As a practicing physician, your workload is already substantial. Add to that, the responsibility of billing for your services which may also require your constant attention to instituting, upgrading, and perfecting the billing process. Not to mention keeping up eith current and new medical coding requirements and finding ways to stay compliant with the HIPAA privacy and security standards. Trying to accomplish all of this without completely disrupting your office or having to recreate most of your processes can be a daunting task.
Doctors were told to contribute to the construction of a new wing at the hospital.
What did they do?
The allergists voted to scratch it.
The dermatologists preferred no rash moves.
The gastroenterologists had a gut feeling about it.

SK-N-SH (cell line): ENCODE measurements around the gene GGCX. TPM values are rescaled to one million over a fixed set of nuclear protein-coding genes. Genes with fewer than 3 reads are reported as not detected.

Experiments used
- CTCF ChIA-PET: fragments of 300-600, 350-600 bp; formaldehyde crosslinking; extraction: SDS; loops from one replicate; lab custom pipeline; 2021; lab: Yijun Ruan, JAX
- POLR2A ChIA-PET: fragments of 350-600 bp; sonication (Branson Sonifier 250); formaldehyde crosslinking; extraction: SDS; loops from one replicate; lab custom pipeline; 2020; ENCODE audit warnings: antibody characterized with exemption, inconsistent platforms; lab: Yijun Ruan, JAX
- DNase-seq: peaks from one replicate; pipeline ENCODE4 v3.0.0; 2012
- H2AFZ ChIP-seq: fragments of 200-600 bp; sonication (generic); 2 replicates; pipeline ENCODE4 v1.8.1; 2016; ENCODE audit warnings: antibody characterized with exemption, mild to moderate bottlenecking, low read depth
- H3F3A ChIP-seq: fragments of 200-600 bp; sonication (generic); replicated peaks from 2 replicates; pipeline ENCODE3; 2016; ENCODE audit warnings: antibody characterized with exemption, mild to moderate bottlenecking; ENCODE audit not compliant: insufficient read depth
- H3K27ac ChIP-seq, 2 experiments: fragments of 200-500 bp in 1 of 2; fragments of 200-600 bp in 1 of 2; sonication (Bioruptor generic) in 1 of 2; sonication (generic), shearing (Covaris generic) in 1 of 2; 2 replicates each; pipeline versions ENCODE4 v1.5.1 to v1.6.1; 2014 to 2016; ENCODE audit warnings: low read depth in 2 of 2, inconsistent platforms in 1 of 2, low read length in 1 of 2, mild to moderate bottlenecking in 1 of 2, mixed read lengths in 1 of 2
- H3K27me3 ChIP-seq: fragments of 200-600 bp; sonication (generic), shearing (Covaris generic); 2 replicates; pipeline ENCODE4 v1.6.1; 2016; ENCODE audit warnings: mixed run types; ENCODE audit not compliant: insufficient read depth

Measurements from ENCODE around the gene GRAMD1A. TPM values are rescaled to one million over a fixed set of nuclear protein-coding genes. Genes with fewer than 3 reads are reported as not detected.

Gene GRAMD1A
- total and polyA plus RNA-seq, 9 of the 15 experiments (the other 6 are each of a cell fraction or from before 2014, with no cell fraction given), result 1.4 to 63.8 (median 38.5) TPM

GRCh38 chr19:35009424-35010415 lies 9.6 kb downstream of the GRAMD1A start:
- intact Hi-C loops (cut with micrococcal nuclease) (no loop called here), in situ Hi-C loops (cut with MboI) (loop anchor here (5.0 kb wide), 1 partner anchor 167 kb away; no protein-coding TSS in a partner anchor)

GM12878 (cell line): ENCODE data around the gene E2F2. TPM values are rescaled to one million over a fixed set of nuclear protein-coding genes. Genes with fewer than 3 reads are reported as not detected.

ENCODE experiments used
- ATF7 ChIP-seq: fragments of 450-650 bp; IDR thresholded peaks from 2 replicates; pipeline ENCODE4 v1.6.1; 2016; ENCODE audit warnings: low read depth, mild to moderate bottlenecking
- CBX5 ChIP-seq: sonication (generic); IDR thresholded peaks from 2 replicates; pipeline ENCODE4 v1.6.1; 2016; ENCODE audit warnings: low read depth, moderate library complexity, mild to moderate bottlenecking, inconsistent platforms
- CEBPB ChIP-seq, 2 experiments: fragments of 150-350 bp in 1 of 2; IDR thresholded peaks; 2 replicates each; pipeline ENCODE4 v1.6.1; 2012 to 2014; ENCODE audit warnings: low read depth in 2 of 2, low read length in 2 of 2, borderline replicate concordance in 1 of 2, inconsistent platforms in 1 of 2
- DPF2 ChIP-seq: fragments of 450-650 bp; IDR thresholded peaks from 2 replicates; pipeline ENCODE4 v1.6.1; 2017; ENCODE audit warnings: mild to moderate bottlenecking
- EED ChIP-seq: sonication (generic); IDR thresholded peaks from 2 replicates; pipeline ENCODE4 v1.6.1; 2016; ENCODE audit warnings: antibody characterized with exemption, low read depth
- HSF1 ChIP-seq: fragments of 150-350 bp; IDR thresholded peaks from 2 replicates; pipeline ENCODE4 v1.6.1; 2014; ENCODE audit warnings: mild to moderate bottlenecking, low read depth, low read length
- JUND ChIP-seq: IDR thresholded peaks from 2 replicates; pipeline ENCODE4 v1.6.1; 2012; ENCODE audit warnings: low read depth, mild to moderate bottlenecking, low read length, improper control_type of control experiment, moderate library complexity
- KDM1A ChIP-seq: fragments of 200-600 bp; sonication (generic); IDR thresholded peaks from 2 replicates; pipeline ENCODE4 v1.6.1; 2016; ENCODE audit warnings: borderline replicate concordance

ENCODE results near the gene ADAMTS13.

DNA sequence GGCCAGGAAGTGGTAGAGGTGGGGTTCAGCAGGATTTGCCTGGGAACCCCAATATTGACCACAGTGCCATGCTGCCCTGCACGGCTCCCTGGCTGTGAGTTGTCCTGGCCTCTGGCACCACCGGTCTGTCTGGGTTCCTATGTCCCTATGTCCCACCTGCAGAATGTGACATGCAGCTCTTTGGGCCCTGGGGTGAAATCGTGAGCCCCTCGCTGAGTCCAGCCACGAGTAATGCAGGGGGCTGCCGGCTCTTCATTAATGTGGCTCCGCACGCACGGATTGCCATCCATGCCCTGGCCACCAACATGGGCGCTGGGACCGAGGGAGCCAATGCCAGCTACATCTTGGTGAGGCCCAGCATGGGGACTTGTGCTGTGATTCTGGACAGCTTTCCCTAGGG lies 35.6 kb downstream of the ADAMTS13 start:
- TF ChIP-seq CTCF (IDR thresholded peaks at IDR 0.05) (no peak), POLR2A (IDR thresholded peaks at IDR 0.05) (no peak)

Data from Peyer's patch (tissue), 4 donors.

The neurologists thought the administration had a lot ofnerve.
The obstetricians stated they were laboring under amisconception.
The ophthalmologists considered the idea short‐sighted.
The orthopedists issued a joint resolution.
The pathologists yelled, “over my dead body!
Doug was removing some engine valves from a car on the lift when he spotted the famous heart surgeon, Dr. John Lee, who was standing off to the side, waiting for the service manager.
Doug, who was somewehat of a loud mouth, shouted across the garage, "Hey Lee. Is dat you? Come over here a minute."
The famous surgeon, a bit surprised, walked over to where Doug was working on the car. Doug, in a loud voice that all could hear, said argumentatively, "So. Mr. Fancy Doctor, look at this work.
Your medical practicecannotafford to allow patients to be billed for their copayments and deductibles.
Did you know it isillegaltoroutinelywaive deductibles and copayment amounts? Most insurance carriers do not tolerate this practice because it is a breach of contract. They may view it as giving a patient a discount and making the insurance company pay 100% of the fee. If audited, the federal government can assess penalties for not colelcting deductible payments for patients see with Medicare benefits.